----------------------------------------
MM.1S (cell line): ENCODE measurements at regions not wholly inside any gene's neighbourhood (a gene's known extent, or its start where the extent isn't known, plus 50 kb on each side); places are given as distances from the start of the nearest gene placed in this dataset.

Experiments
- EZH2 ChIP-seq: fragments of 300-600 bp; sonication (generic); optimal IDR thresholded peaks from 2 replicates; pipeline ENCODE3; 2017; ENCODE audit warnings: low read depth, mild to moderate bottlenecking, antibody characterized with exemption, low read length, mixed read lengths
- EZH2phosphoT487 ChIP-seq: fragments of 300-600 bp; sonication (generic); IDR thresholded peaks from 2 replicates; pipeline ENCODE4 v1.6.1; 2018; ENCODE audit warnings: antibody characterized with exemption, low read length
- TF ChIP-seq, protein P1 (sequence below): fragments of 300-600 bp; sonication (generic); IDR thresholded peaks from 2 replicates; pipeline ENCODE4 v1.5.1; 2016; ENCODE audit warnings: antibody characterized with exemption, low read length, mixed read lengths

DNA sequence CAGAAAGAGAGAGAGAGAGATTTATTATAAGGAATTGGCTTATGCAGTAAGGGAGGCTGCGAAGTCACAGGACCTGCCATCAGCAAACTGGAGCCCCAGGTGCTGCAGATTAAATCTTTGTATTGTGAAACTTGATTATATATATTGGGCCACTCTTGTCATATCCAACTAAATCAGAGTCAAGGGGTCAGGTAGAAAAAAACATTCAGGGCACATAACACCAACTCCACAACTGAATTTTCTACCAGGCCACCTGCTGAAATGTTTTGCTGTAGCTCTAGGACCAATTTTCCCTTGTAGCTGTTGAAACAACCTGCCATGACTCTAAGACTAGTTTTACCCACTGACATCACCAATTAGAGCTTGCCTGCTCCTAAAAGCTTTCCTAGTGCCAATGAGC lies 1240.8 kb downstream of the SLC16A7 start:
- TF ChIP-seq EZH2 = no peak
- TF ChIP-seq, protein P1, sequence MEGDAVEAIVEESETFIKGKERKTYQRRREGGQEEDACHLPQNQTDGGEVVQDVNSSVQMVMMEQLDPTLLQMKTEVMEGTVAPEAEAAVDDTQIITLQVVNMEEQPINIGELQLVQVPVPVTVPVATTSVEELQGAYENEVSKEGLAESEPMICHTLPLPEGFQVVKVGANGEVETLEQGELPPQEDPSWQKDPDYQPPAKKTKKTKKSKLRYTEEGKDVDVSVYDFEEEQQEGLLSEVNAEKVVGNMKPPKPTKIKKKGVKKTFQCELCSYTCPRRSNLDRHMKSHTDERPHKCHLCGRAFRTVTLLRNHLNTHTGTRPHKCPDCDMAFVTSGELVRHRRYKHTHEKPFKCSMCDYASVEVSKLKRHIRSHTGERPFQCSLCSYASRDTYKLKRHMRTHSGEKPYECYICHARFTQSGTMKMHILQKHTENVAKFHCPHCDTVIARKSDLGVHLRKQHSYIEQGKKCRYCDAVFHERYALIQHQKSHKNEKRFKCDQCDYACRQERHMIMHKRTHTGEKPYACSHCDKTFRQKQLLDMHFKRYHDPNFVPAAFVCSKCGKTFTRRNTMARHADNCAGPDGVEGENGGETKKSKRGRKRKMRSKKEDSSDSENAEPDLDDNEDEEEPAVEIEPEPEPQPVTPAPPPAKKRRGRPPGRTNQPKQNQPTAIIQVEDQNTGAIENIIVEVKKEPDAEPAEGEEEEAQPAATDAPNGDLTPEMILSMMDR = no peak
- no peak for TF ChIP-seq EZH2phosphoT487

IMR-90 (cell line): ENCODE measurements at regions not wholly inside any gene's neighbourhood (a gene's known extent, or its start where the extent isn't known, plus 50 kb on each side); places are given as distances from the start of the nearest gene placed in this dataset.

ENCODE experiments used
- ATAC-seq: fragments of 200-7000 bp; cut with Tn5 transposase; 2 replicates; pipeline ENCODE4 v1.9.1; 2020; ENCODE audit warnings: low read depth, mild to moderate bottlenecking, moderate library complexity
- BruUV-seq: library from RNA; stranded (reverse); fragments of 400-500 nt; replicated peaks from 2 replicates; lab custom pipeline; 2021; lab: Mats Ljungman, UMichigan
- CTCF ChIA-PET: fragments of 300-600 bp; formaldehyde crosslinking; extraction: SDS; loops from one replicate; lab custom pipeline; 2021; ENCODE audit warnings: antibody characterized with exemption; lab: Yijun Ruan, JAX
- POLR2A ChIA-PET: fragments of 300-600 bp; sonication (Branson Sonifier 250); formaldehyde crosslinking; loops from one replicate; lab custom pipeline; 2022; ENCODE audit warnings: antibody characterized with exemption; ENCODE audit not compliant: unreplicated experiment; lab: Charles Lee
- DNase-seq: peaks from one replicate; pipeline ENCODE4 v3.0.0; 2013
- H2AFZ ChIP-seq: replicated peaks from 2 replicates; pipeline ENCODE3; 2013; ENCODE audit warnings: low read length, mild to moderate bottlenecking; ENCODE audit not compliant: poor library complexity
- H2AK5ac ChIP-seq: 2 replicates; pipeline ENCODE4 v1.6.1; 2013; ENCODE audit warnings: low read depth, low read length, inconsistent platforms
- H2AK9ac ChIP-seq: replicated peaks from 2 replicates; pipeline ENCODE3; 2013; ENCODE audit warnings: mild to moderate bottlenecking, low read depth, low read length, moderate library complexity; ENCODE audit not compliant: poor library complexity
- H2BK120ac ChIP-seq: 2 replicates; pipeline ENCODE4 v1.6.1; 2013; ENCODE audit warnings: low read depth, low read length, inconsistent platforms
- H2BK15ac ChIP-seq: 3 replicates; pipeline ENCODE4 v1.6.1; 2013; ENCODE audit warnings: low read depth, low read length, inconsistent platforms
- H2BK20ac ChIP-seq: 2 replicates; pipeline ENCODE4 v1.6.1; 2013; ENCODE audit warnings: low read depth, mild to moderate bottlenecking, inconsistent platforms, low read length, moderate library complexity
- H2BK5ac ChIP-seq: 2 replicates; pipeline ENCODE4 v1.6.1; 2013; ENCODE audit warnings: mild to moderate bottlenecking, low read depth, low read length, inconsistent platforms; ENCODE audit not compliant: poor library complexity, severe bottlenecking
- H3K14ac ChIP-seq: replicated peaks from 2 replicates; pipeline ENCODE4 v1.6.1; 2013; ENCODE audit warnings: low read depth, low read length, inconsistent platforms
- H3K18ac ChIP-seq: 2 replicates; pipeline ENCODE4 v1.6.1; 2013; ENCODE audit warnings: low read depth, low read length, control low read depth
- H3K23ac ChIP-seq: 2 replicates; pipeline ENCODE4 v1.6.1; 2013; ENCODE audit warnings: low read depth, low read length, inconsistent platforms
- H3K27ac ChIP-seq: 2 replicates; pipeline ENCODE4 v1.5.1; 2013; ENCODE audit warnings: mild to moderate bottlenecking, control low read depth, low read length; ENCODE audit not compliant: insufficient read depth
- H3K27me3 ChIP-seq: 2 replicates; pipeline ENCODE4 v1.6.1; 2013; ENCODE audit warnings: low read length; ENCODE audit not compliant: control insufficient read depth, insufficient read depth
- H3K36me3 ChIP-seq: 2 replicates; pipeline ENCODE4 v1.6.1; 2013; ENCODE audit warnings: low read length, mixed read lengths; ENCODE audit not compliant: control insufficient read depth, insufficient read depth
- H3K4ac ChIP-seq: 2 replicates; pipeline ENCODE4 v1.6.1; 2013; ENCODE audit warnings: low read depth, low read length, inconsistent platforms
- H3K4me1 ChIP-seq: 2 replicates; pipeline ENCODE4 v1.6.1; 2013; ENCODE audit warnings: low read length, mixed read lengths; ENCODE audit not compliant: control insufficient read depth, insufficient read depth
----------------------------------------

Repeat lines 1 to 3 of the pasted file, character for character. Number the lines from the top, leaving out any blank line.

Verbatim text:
MM.1S (cell line): ENCODE measurements at regions not wholly inside any gene's neighbourhood (a gene's known extent, or its start where the extent isn't known, plus 50 kb on each side); places are given as distances from the start of the nearest gene placed in this dataset.

Experiments
- EZH2 ChIP-seq: fragments of 300-600 bp; sonication (generic); optimal IDR thresholded peaks from 2 replicates; pipeline ENCODE3; 2017; ENCODE audit warnings: low read depth, mild to moderate bottlenecking, antibody characterized with exemption, low read length, mixed read lengths